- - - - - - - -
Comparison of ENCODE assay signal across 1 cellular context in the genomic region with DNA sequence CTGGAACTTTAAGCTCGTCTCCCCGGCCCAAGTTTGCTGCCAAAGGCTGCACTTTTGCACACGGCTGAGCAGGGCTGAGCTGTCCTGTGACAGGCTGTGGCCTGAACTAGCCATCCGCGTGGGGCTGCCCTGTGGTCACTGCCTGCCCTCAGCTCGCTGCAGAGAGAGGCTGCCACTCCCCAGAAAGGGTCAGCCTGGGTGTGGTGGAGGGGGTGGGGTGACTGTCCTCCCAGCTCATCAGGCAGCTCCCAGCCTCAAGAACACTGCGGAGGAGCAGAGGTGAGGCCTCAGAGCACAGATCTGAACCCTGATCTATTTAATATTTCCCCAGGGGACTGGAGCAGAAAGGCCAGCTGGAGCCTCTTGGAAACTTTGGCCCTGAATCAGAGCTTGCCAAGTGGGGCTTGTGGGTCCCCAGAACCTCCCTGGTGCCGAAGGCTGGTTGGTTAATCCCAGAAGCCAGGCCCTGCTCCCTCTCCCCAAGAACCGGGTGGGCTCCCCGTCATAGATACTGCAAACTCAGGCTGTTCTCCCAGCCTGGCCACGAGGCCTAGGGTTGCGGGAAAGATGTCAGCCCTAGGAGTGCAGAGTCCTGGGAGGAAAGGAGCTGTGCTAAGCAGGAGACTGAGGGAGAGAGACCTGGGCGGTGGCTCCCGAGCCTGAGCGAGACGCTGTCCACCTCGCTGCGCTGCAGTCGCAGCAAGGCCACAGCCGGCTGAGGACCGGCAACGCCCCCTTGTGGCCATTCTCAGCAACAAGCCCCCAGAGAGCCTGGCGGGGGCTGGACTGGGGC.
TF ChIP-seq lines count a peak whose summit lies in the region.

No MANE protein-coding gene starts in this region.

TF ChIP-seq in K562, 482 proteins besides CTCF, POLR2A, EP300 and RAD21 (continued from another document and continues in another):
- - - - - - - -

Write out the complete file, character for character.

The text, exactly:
Comparison of ENCODE assay signal across 1 cellular context in the genomic region with DNA sequence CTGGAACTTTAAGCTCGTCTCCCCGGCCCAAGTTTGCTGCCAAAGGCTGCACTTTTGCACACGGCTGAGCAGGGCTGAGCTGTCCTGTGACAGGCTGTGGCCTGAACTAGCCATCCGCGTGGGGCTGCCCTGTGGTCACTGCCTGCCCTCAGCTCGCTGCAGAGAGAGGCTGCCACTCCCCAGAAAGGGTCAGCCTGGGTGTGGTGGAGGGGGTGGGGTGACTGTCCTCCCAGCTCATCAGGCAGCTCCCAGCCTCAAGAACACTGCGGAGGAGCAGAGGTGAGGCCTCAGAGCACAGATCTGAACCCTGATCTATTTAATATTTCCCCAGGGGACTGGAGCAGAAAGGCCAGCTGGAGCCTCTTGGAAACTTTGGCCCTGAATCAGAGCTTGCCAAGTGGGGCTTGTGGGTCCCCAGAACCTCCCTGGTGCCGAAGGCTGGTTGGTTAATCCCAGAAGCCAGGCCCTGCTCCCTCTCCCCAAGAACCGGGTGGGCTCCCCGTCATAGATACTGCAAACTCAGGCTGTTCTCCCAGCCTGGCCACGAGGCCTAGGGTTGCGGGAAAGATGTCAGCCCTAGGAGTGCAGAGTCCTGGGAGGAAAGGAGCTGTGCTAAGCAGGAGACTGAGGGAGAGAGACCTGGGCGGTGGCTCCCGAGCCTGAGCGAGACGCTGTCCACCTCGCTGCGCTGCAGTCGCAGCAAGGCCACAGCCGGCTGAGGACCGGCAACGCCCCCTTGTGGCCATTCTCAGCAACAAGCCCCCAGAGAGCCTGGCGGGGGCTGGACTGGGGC.
TF ChIP-seq lines count a peak whose summit lies in the region.

No MANE protein-coding gene starts in this region.

TF ChIP-seq in K562, 482 proteins besides CTCF, POLR2A, EP300 and RAD21 (continued from another document and continues in another):